I agree with the previous posts that racial bigotry has declined during the past few decades; relations between whites and blacks are certainly better than they were in the 1960s. But I should point out that racial bigotry works both ways, since the previous posts seem to suggest that the problem exists entirely with white prejudice against African Americans.
The above posters have really hit the nail on the head in that the problems of racism and discrimination exist in great degrees in terms of economics, incarceration and education. These three elements create a vicious cycle. Poverty and poor education often lead to incarceration which in turn hurts the family unit and leads to future generations of poverty of poor education, and then often incarceration. In addition we have to be concious of the fact that high incarceration rates for African American males is unquestionably a result of racism and discrimination. If the trends continue, I see a much larger portion of the African American population living in poverty and filling our prisons to the point of where our penal system in under great duress. Without a change in attitudes and education, I see a possible decrease in the African American population as a whole. This population will be suffering from the problems of third world countries (poverty, high infant mortality, decreased life span, increased disease) while living in a first world nation.
I agree that overt, cultural racism is less of a factor in the lives of African-Americans today, and neither is the legal racism that black men and women faced less than a generation ago. But the problems were not just legal or cultural, they were economic, and there is very little support among many Americans for helping to overturn the economic legacies of Jim Crow. Poverty continues to affect African-Americans at a rate far disproportionate to whites, a factor that surely contributes to the incarceration rates described in the previous post. It also contributes to the massive achievement gap between African-American and white students, a problem which is in my opinion the biggest one facing education today.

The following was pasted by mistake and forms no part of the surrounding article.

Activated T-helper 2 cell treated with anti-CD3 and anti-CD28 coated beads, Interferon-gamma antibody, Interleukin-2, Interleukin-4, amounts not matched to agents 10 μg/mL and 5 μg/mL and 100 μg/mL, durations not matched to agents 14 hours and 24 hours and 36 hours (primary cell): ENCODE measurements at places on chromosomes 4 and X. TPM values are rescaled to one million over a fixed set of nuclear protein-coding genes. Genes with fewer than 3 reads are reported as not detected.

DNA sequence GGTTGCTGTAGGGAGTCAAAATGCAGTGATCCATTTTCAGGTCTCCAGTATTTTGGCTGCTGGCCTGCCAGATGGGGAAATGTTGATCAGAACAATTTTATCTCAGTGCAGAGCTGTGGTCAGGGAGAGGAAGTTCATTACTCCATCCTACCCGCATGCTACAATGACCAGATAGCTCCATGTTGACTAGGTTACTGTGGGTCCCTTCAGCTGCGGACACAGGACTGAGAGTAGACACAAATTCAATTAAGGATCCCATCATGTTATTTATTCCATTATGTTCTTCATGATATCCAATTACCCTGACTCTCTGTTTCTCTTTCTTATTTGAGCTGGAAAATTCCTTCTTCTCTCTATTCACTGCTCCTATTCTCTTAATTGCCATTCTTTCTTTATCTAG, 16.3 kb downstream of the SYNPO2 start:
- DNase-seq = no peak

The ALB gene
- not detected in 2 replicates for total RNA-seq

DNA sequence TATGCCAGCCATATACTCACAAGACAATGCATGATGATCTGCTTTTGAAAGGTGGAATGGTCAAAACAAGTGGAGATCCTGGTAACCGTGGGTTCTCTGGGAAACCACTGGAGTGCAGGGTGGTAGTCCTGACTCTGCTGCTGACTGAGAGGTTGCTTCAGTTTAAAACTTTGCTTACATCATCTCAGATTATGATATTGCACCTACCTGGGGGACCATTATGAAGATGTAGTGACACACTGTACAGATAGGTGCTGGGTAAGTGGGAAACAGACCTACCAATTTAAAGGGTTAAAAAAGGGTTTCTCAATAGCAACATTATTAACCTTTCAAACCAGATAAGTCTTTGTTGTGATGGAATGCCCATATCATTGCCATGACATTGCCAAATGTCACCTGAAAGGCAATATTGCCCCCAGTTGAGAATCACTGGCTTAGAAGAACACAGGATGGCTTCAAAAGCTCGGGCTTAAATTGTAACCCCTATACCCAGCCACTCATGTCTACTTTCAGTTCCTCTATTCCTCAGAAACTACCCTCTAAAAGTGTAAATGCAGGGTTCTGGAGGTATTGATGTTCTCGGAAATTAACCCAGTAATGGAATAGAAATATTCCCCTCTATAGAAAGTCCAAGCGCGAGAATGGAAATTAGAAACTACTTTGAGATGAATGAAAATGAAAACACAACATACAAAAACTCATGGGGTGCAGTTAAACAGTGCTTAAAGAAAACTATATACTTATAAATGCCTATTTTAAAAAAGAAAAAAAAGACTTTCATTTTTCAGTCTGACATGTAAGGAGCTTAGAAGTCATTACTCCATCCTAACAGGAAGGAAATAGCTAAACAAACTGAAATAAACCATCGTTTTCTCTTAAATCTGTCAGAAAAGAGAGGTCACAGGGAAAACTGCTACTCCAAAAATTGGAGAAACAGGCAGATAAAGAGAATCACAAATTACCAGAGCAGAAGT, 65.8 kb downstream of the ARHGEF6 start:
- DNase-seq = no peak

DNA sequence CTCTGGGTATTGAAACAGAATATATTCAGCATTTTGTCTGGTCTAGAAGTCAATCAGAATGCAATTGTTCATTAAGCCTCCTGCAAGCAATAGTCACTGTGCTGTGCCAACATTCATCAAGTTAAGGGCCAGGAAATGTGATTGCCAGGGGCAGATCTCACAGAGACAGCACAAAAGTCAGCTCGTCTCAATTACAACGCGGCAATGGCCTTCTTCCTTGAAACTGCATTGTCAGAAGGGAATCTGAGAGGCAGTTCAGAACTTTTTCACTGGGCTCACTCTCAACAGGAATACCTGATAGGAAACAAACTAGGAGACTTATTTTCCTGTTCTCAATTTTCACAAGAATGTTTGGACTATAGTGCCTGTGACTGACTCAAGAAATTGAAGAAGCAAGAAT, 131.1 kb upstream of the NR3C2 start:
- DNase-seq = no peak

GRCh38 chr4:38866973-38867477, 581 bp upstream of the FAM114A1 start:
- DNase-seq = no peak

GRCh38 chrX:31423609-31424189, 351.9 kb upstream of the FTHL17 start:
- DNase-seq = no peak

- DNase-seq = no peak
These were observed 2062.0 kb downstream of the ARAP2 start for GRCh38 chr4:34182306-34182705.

First of all, it is hard to say that there are really negative trends in white attitudes towards African Americans today. I would argue that there is less racism, discrimination, and prejudice today than there was thirty years ago.
That said, things are obviously not perfect for the African American community. The trend that I see as the most negative is the continuing trend towards high incarceration rates for African American men. If this trend keeps up, the African American community (at least the parts of it that are at the lowest end of the socioeconomic ladder) will be even more depressed. There will be even fewer stable families as more men are removed from the "marriageable" pool because they are in prison or have a hard time getting work due to their status as felons.
I would argue, then, that the trends in race relations are not uniformly negative. However, there are trends that clearly point to the possibility of a decline in the status and situation of African Americans in the underclass.